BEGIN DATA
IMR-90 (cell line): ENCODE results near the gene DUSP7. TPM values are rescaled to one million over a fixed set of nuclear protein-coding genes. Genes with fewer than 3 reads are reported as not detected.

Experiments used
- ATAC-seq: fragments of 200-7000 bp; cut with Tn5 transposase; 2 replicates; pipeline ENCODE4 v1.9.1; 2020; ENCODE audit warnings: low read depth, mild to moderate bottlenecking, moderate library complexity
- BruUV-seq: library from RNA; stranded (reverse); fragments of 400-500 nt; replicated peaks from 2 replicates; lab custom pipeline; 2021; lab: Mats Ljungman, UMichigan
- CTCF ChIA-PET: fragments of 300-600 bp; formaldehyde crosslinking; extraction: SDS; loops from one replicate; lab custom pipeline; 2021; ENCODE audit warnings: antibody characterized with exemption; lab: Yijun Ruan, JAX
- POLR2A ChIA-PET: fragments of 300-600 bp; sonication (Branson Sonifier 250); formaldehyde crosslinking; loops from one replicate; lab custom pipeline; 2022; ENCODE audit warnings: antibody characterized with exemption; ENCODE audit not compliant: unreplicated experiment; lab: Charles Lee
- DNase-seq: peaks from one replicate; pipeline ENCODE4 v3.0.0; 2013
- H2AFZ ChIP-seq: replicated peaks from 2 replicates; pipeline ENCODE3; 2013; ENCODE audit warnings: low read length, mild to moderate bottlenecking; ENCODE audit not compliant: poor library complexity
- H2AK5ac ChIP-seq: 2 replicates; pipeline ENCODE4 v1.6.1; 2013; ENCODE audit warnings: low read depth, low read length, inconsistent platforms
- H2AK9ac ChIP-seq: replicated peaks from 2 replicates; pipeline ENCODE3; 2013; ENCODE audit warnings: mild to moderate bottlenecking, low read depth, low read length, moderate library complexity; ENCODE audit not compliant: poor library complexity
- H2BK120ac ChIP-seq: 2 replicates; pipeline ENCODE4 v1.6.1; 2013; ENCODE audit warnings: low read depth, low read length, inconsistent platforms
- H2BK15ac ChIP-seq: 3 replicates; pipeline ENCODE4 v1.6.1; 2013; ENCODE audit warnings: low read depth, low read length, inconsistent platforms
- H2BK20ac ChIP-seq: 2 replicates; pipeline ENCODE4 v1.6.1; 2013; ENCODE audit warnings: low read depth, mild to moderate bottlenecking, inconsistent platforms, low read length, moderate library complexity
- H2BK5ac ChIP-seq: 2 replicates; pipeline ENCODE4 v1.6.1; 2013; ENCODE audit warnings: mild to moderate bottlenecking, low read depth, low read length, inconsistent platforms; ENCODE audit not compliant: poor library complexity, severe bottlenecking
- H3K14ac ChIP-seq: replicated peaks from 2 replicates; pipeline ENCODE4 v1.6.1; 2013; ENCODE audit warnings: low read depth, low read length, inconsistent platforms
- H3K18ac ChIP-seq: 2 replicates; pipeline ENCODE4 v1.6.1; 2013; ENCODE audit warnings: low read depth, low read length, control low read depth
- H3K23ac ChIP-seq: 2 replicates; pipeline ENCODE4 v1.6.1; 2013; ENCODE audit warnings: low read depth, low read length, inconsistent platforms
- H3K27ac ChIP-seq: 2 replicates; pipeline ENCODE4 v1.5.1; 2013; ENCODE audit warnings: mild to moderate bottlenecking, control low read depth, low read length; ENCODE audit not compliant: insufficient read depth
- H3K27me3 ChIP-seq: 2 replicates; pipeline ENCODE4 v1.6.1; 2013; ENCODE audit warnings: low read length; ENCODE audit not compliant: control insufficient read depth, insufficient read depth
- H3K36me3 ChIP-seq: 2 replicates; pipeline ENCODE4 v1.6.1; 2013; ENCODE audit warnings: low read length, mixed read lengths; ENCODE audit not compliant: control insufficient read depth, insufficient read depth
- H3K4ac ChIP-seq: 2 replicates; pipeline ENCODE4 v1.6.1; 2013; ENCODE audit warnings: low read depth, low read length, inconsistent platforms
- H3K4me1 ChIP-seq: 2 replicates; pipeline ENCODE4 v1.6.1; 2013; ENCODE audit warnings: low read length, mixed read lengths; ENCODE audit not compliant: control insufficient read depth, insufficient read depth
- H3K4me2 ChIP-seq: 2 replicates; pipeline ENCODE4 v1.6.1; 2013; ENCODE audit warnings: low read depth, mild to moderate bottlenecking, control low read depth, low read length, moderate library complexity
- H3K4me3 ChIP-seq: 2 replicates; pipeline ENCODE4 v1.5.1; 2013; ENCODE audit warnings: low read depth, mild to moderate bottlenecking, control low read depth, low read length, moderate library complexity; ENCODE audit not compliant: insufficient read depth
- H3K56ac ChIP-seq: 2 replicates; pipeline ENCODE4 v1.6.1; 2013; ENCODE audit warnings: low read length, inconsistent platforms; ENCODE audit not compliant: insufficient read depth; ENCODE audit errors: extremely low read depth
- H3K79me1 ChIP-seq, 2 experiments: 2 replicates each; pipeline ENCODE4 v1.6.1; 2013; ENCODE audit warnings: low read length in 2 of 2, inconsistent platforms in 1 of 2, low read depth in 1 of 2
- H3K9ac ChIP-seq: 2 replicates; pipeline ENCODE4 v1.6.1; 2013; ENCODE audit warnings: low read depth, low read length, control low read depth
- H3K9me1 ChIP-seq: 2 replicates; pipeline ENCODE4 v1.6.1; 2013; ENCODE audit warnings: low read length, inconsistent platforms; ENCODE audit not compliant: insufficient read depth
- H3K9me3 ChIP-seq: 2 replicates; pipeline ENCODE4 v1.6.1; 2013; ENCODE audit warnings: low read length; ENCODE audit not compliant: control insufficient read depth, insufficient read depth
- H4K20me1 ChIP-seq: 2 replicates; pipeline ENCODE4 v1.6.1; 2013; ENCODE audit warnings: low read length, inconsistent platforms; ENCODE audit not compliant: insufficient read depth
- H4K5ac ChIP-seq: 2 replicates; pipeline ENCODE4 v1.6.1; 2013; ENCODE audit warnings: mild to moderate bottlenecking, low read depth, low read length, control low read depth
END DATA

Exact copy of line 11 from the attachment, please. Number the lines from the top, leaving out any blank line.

- H2BK120ac ChIP-seq: 2 replicates; pipeline ENCODE4 v1.6.1; 2013; ENCODE audit warnings: low read depth, low read length, inconsistent platforms